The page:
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‘No woman today should have to give birth in a stable’

The Bishop of Swansea and Brecon, John Davies,
The Bishop of Swansea and Brecon, John Davies,
The Bishop of Swansea and Brecon, John Davies,

AS CHRISTIANS celebrate the birth of a baby in a stable, a bishop is joining an appeal to help improve standards of childbirth in poor countries. The Bishop of Swansea and Brecon, John Davies, is supporting Christian Aid’s appeal this Christmas to help save the lives of women and babies in Kenya and Malawi where having a child can be perilous. It is estimated that a woman is 40 times more likely to die in labour in Kenya than in the UK with many still giving birth in dirty and dangerous places.

The UK Government has promised to match every pound raised in Wales for the appeal. Bishop John, who is chair of the Christian Aid Wales Committee and a member of the Board of Trustees of Christian Aid, says, “NHS performance in the UK seems to come under almost daily scrutiny. It’s easy, then, to overlook the fact that for millions around the world, especially many of the most vulnerable, healthcare is not a right but a scarce luxury. “Christian Aid’s Christmas Appeal focuses upon the risks faced by mothers and their new-born children in Kenya and Malawi.

It’s a particularly appropriate area upon which to focus, coming at a time of year when even people of little or no faith have at least some awareness of the stories about the birth of Jesus in a stable. The Appeal reminds us, in a crisp and clear way that birth in such surroundings, with little or no medical help, remains the dangerous and risk-fi lled norm for many. “I’m very pleased to be able to endorse the Appeal and to welcome the pledge made by the UK Government to support it so generously.”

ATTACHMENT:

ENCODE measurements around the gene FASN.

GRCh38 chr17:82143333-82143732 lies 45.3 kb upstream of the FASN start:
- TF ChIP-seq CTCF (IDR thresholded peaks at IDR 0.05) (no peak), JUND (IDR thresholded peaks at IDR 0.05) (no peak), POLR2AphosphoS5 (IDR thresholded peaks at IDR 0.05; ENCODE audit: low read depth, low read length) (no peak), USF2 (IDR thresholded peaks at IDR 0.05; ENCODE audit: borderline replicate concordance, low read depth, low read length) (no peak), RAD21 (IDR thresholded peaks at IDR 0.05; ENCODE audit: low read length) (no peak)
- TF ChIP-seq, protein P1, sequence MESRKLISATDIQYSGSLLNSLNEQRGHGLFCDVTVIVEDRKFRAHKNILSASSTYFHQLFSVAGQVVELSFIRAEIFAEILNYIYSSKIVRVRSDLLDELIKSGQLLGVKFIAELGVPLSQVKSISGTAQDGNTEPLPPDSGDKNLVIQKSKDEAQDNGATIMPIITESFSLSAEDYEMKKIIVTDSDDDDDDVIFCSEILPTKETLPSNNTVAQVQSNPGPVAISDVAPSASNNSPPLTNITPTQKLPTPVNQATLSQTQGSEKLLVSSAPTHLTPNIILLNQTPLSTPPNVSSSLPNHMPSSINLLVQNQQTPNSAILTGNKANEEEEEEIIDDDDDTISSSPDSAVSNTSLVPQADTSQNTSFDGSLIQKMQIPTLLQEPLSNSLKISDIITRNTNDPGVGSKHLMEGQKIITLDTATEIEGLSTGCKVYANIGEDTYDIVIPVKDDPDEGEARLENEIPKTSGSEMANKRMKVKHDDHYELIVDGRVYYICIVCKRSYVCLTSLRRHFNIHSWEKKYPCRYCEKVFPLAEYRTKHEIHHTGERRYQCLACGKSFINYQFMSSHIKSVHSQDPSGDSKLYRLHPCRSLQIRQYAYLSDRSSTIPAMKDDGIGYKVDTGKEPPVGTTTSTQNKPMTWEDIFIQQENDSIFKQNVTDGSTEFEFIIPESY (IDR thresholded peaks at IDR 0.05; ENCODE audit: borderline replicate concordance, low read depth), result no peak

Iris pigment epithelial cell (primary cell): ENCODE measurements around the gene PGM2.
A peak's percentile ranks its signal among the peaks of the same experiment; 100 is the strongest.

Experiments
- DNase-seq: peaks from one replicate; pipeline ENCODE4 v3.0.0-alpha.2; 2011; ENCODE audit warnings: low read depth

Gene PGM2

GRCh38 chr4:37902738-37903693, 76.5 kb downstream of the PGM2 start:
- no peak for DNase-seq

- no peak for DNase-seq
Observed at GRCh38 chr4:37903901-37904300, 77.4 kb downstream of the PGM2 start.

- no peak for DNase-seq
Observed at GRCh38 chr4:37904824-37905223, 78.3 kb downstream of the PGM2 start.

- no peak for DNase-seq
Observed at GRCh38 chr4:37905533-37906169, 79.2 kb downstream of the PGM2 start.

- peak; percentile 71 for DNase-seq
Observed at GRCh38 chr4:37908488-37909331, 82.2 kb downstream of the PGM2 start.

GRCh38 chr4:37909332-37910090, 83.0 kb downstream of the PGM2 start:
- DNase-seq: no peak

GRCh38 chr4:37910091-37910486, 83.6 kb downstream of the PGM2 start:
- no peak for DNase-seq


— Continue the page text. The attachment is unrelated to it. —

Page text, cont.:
Cathrin Daniel, Head of Christian Aid in Wales said, “This Christmas help us deliver hope by giving more than 68,000 women access to improved health services, providing life-saving immunisations to 130,000 children under fi ve and training more than 1,000 community health workers. We will also work with local authorities to enable them to provide crucial maternal and child healthcare long term.” When hospitals are far away, and transport is too expensive, or nonexistent, women are often forced to give birth in dirty and dangerous conditions.

Around 40,000 newborns die in Kenya each year, most of those deaths could be prevented with basic health education and facilities. In rural Narok County, southwest Kenya, Christian Aid’s partner organisations TRDP and ADSMKE train community health workers and traditional birth attendants to support expectant mothers, bringing new life safely into the world.

They have provided three village motorbikes and ambulances to get women safely to hospital and built three maternity wings at rural hospitals, equipping them with everything from delivery beds to incubators. Just £5 could provide a day’s training for a community health worker, £13 could buy clean sheets for two beds where new mothers give birth and £35 would pay for a motherto- mother support group session for 50 women. Up until 6 February 2015 the UK Government will double the difference each pound donated makes, up to the value of £5 million, as part of UK Aid Match.